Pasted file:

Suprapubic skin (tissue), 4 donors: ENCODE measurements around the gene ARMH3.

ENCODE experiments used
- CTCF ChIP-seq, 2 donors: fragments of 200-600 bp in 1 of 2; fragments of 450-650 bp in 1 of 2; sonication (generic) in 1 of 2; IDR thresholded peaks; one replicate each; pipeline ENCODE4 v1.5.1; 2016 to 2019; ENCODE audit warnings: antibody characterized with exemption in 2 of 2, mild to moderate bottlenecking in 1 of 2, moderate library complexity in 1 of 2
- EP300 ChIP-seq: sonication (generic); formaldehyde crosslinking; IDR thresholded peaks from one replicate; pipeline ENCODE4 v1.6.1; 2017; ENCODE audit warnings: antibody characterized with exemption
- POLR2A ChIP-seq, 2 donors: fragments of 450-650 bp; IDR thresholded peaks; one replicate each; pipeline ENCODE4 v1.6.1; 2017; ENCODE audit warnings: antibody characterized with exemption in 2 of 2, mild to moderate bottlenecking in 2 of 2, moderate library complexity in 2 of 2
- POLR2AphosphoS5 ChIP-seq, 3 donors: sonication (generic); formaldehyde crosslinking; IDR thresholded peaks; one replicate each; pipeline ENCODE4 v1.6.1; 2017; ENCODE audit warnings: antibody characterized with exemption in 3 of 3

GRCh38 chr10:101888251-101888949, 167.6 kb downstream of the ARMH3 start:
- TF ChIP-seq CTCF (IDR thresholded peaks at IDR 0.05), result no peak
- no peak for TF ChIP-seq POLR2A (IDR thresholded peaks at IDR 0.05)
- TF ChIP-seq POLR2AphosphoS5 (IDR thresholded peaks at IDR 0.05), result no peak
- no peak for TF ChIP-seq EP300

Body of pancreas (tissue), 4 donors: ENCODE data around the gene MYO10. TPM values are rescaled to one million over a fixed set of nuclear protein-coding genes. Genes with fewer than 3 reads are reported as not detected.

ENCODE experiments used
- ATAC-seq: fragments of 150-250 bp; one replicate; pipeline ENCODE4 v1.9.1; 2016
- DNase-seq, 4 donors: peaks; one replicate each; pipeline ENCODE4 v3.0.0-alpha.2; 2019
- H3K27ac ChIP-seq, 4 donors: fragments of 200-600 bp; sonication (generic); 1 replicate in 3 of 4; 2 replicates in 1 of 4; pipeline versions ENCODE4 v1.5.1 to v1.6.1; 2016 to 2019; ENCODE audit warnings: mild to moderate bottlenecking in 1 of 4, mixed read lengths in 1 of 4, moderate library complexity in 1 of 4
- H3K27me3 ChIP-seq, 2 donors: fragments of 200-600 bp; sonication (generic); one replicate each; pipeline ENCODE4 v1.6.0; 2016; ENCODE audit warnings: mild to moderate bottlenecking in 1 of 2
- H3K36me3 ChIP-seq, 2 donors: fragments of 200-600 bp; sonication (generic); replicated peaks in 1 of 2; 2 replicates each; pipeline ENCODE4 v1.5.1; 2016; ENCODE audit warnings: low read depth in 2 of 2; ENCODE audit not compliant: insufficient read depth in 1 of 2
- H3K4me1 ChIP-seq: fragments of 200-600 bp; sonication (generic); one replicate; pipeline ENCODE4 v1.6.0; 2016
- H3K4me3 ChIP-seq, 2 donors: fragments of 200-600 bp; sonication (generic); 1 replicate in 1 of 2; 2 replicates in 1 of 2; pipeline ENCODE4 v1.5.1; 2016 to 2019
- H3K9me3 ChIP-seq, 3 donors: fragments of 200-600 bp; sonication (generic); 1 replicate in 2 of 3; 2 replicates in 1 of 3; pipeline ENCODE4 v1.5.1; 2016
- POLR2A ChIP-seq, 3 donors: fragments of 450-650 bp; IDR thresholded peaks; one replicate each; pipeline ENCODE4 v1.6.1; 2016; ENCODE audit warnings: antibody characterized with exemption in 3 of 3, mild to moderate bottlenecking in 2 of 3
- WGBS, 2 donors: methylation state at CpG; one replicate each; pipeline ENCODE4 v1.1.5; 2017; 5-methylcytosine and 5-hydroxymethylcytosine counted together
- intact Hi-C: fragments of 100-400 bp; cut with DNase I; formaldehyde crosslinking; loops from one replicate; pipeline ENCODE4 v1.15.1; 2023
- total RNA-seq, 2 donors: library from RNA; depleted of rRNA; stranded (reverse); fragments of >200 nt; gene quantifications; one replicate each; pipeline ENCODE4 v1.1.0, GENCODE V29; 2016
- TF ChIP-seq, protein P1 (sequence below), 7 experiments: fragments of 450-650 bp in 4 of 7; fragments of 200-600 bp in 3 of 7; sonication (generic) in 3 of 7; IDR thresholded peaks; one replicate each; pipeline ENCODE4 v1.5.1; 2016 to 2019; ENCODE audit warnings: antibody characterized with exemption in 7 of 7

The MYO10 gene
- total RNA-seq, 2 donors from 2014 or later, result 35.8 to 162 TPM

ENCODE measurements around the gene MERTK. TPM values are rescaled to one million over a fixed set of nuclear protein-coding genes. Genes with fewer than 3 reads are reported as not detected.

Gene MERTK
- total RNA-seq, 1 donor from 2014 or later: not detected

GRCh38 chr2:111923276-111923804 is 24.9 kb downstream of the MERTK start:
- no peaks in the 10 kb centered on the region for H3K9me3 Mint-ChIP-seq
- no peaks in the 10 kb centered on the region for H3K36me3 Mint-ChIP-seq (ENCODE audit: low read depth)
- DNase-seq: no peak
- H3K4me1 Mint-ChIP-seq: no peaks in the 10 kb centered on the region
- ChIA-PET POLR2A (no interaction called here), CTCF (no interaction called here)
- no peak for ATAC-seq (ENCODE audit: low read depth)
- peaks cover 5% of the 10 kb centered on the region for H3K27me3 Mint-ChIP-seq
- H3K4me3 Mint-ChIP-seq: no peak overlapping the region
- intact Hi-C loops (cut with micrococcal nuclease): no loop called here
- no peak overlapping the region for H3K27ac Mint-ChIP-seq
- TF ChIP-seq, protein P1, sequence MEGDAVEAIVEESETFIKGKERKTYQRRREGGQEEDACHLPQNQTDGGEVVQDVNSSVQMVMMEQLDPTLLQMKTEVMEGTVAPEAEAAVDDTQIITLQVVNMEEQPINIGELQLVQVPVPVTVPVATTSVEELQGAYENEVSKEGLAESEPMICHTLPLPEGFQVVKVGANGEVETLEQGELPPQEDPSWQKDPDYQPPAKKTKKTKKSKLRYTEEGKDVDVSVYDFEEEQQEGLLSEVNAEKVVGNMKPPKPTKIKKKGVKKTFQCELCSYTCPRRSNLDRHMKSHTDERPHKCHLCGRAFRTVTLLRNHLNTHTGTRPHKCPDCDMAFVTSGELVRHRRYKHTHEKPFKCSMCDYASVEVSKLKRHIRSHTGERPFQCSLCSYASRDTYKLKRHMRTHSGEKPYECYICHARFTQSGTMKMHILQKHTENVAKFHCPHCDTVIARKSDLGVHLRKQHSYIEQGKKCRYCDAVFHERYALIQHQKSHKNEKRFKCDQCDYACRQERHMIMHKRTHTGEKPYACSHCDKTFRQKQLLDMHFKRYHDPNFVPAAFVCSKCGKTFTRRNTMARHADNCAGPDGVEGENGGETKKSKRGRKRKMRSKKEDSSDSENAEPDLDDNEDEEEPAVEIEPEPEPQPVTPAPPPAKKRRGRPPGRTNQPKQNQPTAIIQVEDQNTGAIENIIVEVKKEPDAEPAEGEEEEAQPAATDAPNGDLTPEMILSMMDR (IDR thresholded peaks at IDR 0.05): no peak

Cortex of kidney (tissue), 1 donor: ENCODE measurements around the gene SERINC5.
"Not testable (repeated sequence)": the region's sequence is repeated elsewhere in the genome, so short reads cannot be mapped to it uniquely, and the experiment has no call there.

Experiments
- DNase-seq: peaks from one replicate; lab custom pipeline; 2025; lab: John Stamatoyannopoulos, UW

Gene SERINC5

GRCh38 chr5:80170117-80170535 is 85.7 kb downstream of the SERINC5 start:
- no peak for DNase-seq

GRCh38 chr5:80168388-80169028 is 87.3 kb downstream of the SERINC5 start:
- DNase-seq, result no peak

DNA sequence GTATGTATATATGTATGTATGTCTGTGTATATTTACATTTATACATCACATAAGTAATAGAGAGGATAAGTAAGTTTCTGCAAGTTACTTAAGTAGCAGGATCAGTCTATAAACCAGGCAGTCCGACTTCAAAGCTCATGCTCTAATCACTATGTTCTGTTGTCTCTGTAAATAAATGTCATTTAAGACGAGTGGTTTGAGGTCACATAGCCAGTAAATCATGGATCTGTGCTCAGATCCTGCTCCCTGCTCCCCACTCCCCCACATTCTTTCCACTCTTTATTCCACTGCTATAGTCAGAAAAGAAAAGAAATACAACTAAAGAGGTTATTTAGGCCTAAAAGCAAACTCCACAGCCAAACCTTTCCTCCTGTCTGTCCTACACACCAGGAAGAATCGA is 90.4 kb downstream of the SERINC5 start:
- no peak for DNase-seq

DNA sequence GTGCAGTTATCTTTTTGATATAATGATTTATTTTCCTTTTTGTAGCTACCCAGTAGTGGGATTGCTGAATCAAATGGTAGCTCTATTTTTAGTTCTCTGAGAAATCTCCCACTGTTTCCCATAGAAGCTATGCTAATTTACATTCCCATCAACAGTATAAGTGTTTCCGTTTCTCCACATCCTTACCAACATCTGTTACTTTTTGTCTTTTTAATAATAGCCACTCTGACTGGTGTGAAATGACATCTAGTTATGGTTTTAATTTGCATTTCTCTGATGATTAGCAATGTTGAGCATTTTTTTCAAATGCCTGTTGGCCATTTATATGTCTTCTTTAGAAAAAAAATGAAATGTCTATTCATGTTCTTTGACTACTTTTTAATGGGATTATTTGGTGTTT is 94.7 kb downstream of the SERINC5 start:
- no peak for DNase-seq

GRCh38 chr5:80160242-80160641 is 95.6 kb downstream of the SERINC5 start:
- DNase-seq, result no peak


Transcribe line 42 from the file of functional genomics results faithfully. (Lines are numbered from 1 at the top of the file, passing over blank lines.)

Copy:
- no peak overlapping the region for H3K27ac Mint-ChIP-seq